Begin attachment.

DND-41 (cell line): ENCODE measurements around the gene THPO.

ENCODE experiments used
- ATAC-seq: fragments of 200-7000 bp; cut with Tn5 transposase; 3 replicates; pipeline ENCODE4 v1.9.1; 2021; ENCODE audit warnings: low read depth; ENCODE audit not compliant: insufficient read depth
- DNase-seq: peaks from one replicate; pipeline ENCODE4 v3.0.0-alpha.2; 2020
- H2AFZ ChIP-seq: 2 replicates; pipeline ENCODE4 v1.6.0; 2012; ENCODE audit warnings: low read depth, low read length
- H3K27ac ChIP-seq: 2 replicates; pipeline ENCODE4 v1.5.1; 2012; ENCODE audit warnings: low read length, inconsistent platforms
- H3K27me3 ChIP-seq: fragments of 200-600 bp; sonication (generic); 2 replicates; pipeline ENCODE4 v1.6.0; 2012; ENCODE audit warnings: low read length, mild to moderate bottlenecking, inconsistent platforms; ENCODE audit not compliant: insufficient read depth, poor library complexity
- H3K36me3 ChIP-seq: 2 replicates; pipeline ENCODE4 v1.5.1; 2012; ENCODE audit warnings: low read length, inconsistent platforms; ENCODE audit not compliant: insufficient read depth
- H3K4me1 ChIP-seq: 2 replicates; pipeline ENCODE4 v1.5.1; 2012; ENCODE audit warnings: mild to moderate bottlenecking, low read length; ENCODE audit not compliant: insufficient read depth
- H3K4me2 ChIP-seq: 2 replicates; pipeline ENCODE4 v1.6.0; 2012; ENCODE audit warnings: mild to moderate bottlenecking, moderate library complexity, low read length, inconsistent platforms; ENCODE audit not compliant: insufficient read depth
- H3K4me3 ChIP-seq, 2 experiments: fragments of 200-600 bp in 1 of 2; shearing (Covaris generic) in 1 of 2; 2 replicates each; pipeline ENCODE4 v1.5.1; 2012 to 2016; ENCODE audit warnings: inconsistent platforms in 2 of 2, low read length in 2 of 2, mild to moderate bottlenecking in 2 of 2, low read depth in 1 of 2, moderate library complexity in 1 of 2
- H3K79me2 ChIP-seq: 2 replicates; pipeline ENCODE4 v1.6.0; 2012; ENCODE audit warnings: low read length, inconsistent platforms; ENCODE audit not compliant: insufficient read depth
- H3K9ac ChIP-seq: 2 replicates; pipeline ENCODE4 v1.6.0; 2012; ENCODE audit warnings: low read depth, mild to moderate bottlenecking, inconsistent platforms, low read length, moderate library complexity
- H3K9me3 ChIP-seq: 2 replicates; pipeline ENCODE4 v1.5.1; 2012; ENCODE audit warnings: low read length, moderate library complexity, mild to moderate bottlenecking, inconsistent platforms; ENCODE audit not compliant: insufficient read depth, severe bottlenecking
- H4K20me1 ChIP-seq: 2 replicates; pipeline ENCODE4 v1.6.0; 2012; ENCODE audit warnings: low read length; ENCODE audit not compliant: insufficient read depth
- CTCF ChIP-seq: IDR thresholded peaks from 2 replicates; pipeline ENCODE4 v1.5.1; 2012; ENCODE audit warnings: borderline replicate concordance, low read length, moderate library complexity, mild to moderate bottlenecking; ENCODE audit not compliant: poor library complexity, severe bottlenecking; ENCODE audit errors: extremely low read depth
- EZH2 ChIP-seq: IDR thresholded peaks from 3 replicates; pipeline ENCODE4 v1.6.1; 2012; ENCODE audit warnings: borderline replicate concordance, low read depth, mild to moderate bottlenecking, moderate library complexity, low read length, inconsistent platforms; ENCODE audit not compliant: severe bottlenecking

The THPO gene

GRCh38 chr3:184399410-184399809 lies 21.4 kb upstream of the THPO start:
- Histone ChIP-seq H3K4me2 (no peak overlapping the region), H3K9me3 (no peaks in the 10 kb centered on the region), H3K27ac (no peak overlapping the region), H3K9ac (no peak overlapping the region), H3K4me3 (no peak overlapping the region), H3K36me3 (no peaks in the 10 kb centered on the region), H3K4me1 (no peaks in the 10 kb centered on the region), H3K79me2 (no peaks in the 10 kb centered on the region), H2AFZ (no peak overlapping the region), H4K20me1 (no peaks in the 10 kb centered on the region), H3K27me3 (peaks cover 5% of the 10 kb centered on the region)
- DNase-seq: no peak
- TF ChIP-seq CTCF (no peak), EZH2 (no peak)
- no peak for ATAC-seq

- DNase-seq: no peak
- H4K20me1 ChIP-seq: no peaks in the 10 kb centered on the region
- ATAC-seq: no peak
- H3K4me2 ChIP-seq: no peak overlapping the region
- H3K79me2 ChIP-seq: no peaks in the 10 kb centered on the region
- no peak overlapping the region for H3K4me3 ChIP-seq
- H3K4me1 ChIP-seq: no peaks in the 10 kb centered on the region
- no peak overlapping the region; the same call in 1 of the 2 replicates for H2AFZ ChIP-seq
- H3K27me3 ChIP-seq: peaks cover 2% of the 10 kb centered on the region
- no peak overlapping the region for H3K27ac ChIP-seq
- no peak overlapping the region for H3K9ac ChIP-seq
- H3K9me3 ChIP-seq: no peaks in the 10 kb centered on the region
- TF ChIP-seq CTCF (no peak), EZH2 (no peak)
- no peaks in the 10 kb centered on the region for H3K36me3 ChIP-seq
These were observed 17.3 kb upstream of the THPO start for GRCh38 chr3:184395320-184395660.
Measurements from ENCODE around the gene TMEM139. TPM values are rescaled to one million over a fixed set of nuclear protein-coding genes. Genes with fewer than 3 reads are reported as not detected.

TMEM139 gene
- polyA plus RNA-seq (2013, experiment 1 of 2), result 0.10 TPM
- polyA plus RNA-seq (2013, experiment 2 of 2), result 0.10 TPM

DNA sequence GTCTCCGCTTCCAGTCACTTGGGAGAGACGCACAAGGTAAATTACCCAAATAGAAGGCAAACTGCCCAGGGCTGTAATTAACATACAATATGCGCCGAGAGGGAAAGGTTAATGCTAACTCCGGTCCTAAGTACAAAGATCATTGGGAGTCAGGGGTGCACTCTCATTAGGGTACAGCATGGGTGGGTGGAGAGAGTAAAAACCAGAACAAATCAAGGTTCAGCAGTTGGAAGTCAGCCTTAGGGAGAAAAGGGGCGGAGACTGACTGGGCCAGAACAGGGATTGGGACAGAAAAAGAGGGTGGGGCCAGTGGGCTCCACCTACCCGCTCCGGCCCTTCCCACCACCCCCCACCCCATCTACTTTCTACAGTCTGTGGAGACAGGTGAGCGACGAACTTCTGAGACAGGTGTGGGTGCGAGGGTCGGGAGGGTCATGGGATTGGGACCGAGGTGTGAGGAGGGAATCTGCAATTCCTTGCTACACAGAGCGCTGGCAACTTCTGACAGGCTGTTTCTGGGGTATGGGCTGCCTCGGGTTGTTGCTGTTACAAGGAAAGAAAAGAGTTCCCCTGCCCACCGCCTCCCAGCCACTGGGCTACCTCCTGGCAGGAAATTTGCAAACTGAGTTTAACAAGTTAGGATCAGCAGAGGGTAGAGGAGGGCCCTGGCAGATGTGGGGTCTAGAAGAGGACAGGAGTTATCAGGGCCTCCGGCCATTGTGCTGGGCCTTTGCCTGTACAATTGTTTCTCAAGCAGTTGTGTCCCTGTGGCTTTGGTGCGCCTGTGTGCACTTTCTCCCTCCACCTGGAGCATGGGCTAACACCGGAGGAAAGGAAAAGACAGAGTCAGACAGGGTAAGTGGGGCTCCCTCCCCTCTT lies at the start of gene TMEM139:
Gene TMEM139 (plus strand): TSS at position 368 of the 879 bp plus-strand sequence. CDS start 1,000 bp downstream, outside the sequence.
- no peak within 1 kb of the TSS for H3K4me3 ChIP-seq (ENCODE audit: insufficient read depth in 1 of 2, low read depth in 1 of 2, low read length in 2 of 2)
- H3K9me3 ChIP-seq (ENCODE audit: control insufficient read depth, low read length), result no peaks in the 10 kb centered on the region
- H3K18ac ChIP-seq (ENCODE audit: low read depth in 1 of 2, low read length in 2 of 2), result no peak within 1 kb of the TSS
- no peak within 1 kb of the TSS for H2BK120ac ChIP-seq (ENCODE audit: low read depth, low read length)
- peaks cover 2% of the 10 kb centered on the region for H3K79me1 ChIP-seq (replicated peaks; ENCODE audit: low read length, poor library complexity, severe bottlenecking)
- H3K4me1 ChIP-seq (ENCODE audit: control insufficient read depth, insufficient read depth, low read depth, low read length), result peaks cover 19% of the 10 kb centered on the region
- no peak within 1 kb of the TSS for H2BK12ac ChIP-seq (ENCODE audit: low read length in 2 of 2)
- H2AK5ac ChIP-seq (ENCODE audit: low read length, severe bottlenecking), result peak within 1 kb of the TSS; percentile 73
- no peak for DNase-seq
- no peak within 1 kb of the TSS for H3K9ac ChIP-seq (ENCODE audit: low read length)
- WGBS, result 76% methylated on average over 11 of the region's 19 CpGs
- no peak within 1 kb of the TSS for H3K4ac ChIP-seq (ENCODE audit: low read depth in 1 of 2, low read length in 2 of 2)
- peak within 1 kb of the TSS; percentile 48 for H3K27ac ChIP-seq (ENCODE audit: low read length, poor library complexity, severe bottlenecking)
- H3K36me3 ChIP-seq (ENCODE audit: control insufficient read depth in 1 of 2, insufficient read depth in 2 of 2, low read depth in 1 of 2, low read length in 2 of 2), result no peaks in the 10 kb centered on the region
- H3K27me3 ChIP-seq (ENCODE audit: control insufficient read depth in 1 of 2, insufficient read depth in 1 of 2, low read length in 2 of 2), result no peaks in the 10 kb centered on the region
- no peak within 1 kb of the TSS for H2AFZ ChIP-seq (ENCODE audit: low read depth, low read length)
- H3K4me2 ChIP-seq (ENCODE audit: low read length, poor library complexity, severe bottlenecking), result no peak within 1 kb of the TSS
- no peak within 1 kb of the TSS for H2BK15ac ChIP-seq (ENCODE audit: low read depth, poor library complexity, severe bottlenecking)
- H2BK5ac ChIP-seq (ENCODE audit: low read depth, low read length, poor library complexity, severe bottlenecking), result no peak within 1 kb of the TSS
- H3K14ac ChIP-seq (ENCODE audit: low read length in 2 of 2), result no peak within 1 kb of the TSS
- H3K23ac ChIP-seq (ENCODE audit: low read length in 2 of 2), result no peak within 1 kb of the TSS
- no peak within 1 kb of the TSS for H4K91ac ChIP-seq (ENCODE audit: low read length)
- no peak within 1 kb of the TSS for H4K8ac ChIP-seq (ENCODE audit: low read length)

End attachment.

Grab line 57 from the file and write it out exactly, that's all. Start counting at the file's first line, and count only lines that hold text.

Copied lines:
- peak within 1 kb of the TSS; percentile 48 for H3K27ac ChIP-seq (ENCODE audit: low read length, poor library complexity, severe bottlenecking)